Clinical Trials Veterinarian
I grew up in Victoria, British Columbia, and I have always loved every kind of animal. I expressed some of that love through my deep involvement with horses, showing and competing in hunter-jumper class for many years.
Medicine was always of interest to me growing up. As a teenager trying to figure out what I wanted to do with my life, I first volunteered at a hospital, and then at a veterinary clinic where I immediately felt more at home. For me, the veterinary clinic was the perfect combination of what I found most appealing: biology, medicine, and hands-on work with animals. Although I was seriously interested in veterinary medicine, I didn’t make that career decision right away.
At the University of Victoria I earned an undergraduate degree in biology, followed by a master’s degree in developmental biology, before deciding to pursue my D.V.M. at the Western College of Veterinary Medicine in Saskatchewan.
I enjoyed every minute of veterinary school, although it was a lot of work. At last I was immersed in something I really loved. The work with small animals appealed to me the most. Perhaps it was the faculty, who were wonderful and generous mentors, or perhaps it was how small animal medicine is practiced, but I made the decision to keep horses as a hobby rather than pursue equine medicine.
After completing my internship and residency in Small Animal Internal Medicine at Washington State University, my husband and I decided to start a family and moved to California where I worked in both private practice and a university setting. Of the two, I found that I preferred a university teaching hospital as a work environment. The focus on teaching, learning and service, and the variety and depth of research conducted is both exciting and encouraging. The atmosphere of collegiality, support, and sharing is also wonderful for growth.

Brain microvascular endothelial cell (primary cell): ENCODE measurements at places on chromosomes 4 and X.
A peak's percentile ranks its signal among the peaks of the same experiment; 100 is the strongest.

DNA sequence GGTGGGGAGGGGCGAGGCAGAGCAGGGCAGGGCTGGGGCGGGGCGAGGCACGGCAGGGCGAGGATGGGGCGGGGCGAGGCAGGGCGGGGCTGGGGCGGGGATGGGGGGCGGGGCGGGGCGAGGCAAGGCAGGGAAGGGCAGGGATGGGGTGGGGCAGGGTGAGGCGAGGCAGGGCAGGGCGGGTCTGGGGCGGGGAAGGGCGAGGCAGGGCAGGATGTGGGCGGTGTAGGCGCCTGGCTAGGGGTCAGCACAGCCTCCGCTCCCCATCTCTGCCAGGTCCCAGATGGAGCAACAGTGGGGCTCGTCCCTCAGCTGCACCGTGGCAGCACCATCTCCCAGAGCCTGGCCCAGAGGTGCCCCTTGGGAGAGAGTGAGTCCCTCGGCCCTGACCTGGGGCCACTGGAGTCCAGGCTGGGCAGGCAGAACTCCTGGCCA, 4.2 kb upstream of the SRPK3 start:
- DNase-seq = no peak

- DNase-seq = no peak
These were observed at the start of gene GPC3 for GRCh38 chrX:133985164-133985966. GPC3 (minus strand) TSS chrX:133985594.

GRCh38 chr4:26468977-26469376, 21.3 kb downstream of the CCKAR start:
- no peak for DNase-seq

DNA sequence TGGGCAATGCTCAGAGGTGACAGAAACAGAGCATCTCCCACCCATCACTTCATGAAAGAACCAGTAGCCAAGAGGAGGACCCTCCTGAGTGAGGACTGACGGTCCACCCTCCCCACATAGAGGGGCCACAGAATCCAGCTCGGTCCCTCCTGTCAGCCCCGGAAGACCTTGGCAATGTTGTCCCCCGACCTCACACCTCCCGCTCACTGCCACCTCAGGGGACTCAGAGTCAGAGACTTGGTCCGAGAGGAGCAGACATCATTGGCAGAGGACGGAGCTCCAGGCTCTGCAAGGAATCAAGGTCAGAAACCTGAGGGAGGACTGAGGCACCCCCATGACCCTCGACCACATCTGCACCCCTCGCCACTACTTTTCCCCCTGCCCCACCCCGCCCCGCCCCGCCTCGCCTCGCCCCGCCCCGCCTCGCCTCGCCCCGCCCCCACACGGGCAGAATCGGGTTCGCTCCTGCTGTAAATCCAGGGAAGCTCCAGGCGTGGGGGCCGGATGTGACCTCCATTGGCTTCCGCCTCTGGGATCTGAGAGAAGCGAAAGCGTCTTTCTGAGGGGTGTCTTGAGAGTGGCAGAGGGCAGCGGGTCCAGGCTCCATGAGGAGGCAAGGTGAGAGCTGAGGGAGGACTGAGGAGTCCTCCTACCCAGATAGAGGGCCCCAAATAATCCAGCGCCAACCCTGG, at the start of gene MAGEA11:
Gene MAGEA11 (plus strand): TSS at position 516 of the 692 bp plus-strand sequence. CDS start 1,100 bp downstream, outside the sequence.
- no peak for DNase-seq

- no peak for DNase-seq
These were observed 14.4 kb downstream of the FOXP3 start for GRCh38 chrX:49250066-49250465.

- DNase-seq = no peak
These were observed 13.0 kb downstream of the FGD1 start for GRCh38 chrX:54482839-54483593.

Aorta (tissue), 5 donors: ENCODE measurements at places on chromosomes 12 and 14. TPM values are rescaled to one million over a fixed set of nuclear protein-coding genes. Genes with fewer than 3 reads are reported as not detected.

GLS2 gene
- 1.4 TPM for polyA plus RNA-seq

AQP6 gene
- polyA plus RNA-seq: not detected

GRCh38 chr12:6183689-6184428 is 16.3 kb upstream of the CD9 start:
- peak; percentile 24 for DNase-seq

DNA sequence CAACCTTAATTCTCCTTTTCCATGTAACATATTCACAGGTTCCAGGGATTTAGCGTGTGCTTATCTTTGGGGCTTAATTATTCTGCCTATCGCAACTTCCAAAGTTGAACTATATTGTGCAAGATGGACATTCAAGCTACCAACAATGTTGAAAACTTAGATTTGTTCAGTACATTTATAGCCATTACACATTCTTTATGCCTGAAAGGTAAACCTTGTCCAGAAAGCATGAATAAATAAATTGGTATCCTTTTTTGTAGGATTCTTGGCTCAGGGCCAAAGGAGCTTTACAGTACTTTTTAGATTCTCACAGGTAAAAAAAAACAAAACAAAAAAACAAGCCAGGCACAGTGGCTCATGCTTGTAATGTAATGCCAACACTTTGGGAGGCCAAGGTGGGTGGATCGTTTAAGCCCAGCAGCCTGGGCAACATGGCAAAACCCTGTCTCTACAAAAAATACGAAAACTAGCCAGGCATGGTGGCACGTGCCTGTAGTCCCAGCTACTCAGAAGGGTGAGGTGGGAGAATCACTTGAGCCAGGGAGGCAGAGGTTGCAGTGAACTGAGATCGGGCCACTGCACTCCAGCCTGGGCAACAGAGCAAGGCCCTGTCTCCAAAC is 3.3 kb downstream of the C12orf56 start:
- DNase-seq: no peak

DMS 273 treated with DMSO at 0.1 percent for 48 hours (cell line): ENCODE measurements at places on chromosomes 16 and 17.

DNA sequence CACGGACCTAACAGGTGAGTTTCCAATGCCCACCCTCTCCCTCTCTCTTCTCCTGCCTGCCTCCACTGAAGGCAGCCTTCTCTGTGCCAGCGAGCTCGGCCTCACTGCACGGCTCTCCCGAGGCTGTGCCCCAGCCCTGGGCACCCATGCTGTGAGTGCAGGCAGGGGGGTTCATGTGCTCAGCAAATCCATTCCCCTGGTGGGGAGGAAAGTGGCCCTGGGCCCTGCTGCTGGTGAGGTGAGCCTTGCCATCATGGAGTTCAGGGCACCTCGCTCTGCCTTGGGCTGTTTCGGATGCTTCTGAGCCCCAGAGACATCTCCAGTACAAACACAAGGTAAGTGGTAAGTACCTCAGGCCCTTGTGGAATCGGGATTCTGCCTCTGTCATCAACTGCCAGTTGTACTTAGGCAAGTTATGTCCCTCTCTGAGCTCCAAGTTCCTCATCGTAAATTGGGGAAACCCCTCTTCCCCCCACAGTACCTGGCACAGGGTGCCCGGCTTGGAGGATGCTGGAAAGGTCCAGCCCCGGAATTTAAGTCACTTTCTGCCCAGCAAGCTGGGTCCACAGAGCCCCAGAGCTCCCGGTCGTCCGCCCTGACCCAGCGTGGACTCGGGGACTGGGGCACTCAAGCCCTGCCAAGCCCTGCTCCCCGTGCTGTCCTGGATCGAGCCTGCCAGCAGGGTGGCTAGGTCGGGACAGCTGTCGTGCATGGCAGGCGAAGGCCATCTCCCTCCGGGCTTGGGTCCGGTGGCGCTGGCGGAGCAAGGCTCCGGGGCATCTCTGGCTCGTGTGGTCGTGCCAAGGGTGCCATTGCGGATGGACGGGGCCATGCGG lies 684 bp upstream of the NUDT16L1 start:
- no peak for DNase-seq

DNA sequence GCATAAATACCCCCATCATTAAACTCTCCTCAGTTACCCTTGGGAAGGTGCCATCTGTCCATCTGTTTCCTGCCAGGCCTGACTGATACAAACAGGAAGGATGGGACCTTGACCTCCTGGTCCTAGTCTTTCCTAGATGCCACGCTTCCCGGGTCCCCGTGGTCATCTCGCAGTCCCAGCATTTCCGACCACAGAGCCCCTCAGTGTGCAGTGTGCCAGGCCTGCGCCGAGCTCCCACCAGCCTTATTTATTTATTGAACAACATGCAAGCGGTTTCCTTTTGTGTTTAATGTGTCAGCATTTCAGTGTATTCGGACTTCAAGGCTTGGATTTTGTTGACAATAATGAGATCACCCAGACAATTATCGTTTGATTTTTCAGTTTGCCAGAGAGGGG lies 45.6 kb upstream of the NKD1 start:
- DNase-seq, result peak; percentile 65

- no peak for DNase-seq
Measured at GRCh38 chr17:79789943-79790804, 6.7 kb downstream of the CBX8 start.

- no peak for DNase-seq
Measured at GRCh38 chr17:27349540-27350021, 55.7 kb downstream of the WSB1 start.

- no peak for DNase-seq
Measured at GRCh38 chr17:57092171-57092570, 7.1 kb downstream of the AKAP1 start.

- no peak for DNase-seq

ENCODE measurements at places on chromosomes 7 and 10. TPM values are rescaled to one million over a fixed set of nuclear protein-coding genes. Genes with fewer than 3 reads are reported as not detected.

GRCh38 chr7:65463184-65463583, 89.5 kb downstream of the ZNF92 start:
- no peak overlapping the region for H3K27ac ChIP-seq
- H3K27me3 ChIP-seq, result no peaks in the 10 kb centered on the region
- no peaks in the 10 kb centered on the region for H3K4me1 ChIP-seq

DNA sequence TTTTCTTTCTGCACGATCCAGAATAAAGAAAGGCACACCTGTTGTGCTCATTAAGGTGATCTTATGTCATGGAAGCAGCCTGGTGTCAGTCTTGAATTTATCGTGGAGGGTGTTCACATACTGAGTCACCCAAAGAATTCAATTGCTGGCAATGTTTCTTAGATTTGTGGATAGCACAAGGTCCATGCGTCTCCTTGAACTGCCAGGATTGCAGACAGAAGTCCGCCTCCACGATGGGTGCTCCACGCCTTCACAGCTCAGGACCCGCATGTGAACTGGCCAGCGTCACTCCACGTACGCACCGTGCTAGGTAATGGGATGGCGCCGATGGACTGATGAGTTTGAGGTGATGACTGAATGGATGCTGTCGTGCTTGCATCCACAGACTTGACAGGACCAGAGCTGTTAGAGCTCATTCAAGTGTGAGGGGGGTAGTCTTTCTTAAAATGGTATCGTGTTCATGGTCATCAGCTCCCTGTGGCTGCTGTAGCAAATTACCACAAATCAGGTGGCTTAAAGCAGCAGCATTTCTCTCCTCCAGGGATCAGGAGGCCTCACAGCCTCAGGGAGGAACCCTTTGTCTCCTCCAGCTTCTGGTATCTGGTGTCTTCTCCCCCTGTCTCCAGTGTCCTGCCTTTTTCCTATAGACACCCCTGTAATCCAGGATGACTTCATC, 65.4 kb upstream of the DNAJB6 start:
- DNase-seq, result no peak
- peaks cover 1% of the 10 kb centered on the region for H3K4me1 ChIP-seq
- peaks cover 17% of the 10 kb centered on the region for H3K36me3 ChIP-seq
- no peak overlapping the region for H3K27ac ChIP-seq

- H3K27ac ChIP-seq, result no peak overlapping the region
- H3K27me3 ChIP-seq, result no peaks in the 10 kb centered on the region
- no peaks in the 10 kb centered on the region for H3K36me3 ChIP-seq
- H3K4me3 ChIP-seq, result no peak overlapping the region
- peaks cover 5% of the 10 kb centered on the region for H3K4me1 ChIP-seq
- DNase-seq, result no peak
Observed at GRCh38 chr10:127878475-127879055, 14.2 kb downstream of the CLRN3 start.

When my husband, who is also a veterinarian, was offered a career opportunity with Colorado State University, we talked openly about options I might pursue. I wanted to work in a university hospital setting again and was very happy to be offered a position with the clinical trials service at the Flint Animal Cancer Center. Although I had little experience working in clinical trials, my skills as a small animal internist were complementary to those of a medical oncologist. Because there is a lot of patient assessment required, through physical exams and performing procedures that can range from an endoscopy to a biopsy, my skill set is valuable to the service and helpful in teaching oncology residents who are learning to perform those procedures. In turn, I learn a lot from the oncologists. This is the benefit of the diverse culture of a large teaching hospital.
At any given time, we have between 10 and 15 clinical trials running concurrently and I have to know what is involved with each one to knowledgeably discuss them with pet owners and referring veterinarians. I enjoy working with families whose pet has been entered in a study. We develop a relationship born of compassion, respect, and hope as they come in for weekly or bi-weekly checkups.
It is thanks to clinical trials that so many new treatment therapies, drugs, and care-delivery protocols are available to today’s cancer patients. These studies provide hope for our patients, as well as a possibility for better outcomes and scientific breakthroughs for both animals and people with the disease.
Away from the hospital, our family enjoys doing things together, whether it is exploring interesting places within Colorado or returning to the West Coast to enjoy friends, family and the beautiful Pacific Ocean. With a young daughter and a son, my husband and I have the opportunity to see things with new eyes almost every day.
Our family also includes our two dogs, a Bullmastiff named Lola and a little Chihuahua-Dachsund cross named Linus, who manages to keep the whole family entertained.